‘Place aux dames’?
Women Organists in the First World War
After carefully reviewing issues of the Musical Times 1901 to 1910, I was not satisfied with the numbers of women organists I was seeing – or not seeing – in the ten years of Edward VII’s reign (see the Blog for 2 Jun 2019), so I extended my search through 1913 and ultimately through the years of the First World War.
Four additional women organists performed recitals not in England, but in Wales, Scotland, Ireland and Hong Kong – Mrs Longfield and Tibbes, and Misses Muir and Pakes in 1911 and 1912. Likewise, an additional three women organists secured appointments, but in churches outside England in Wales, Ireland and Italy. Six more women were successful candidates in organ playing at London College of Music, two at the Royal Academy of Music Metropolitan, and five at Trinity College London.
During 1911 All Saints Parish Church Southport advertised for a ‘Protestant, teetotaler, non-smoker’ organist.1 Sex of candidates was not specified, though a woman might have been more successful than a man for the post, and preference was to be given at another church to a middle-aged man as deputy organist. In 1913 the offer of furnished bachelor rooms for the successful applicant essentially ruled out female candidates for the vacant organist-choirmaster position at a private chapel in Wemyss Castle in Scotland.
A high spot of 1912 was Miss Lilian Frost’s debut as the first and only woman to play on the Saint George’s Hall Liverpool organ while the town hall was between permanent organists. Her recital program included Bach’s Prelude and Fugue in E minor. In 1913 Miss Lord was given ‘great credit’ for her accompaniment to Messiah for a performance at Saint Saviour’s Church in Russia, and Maunder’s ‘Olivet to Calvary’ was performed at Saint Paul’s Church, Lock Haven, Pennsylvania with Miss Edna Fredericks on the organ bench. 2 Only Miss Jackman, organist for Sullivan’s ‘Festal Te Deum’ at Chagford Wesleyan Church, applied her talents in England.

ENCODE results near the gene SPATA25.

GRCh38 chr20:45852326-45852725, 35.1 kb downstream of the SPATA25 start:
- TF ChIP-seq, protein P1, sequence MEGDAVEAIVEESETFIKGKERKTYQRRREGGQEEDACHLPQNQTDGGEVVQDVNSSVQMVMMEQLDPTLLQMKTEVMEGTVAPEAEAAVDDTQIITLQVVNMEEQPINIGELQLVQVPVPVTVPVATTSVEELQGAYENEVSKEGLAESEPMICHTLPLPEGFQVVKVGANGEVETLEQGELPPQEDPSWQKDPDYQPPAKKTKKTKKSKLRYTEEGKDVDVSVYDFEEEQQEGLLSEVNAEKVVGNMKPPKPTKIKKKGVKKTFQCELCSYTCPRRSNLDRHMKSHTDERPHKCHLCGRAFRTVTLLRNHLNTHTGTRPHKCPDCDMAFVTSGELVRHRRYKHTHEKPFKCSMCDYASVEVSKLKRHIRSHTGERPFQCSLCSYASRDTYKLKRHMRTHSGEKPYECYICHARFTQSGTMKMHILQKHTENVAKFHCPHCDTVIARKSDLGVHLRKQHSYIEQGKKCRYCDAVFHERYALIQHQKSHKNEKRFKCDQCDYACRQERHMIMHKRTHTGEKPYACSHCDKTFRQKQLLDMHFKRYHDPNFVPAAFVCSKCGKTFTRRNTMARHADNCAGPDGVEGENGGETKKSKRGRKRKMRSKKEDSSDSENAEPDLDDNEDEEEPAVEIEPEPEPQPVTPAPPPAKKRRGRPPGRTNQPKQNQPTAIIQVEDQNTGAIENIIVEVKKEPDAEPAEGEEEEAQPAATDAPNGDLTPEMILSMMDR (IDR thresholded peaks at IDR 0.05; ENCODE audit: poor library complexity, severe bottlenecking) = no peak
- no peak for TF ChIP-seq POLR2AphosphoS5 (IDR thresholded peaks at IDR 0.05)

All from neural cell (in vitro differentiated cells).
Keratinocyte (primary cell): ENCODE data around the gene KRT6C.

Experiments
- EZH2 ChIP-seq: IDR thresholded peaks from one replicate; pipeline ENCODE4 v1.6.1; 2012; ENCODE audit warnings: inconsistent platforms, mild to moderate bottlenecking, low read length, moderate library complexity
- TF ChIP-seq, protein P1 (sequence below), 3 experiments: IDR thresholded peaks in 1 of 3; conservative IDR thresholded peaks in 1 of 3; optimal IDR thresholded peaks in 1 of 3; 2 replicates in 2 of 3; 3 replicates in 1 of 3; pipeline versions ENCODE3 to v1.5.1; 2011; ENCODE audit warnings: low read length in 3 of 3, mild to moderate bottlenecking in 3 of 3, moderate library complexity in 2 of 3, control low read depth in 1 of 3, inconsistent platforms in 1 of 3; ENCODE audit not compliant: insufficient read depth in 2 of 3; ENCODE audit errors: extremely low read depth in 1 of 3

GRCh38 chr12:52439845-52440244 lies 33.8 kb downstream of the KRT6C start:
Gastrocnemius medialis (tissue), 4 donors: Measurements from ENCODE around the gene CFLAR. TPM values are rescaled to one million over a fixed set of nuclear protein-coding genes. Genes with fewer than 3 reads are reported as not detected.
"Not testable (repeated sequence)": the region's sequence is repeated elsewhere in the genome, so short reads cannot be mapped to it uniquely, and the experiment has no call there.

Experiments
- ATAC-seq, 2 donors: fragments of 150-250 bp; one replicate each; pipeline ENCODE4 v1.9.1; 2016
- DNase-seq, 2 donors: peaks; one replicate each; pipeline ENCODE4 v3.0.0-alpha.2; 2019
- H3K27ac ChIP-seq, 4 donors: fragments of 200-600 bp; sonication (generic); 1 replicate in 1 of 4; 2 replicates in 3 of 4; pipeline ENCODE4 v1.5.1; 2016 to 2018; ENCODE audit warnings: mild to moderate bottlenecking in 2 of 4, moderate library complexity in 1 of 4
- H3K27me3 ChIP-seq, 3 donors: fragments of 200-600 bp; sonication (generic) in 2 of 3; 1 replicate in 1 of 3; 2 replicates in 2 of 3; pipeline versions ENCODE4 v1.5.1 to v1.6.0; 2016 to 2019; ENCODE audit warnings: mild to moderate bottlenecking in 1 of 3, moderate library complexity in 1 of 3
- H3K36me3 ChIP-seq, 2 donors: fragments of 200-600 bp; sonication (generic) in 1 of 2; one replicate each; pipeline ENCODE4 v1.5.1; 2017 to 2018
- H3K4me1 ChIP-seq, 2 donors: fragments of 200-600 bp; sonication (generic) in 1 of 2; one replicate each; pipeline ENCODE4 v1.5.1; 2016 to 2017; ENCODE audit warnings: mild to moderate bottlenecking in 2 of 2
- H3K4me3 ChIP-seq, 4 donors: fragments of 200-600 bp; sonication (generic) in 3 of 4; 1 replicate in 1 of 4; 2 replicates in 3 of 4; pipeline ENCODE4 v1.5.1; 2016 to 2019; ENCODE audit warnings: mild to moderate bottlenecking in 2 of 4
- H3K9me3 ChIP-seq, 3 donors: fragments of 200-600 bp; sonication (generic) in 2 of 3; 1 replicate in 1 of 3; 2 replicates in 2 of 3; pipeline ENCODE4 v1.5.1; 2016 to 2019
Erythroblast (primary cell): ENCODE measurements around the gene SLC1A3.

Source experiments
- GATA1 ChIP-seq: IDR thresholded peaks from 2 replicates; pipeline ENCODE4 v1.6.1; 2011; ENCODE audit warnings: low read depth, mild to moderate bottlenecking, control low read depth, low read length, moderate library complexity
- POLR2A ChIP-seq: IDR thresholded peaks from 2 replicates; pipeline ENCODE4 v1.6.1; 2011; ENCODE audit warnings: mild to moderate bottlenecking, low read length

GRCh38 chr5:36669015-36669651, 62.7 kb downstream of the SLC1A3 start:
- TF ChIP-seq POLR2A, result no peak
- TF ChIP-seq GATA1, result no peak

Why this seeming dearth of women organists mentioned in the Musical Times during the Edwardian era and beyond? Music as a feminine accomplishment was on the decline throughout the nineteenth century and seemed to receive its final blow with the rise of the New Woman beginning in 1894. 3 For young women who came of age at the end of the nineteenth and beginning of the twentieth centuries, music no longer held an important role in their lives, having been supplanted by higher education and paid employment outside the home and by increased participation in outdoor sports and recreation. The Musical Times in 1896 had singled out the bicycle as ‘a new and most formidable enemy of the pianoforte’, because hours formerly passed on the music stool were now spent on the bicycle seat, and cited the sale of pianofortes at low cost by owners ‘going in for cycling’ as proof. 4
An advertisement in the Musical Times in 1907 beginning ‘PARENTS DECEASED. – Lady wishes to SELL Second-hand ORGAN’ suggests a similar disinterest in the organ keyboard, though the sale could have been necessitated simply for financial reasons. 5
The Girl’s Own Paper, which featured an abundance of music-related material from its beginning in 1880, had decreased its musical content by 1901. The inclusion of sheet music offers an example. Starting with six to twelve compositions for voice and piano and occasionally for violin or organ in each annual volume, The Girl’s Own Paper gradually reduced the frequency to three or less pieces of sheet music in each annual volume by the end of the century, with none some years.
The magazine still included musical material in its fiction and nonfiction, but readers were no longer given the opportunity to participate in music making within its pages. A common theme was the business of music that focused on singers and pianists. Music had shifted from pastime to profession to be treated as a business, not as an accomplishment, in order to succeed. The fictional ‘Odette: Soprano’, who attempted unsuccessfully in 1905 to establish herself as a singer in Florence, might have done well to heed the warnings in 1901 of ‘The Failures of the Business Girl’ relevant to professional female musicians. While the piano was still the instrument most written about, as late as 1909 contributor Emil Reich considered the female pianist doomed to failure. 6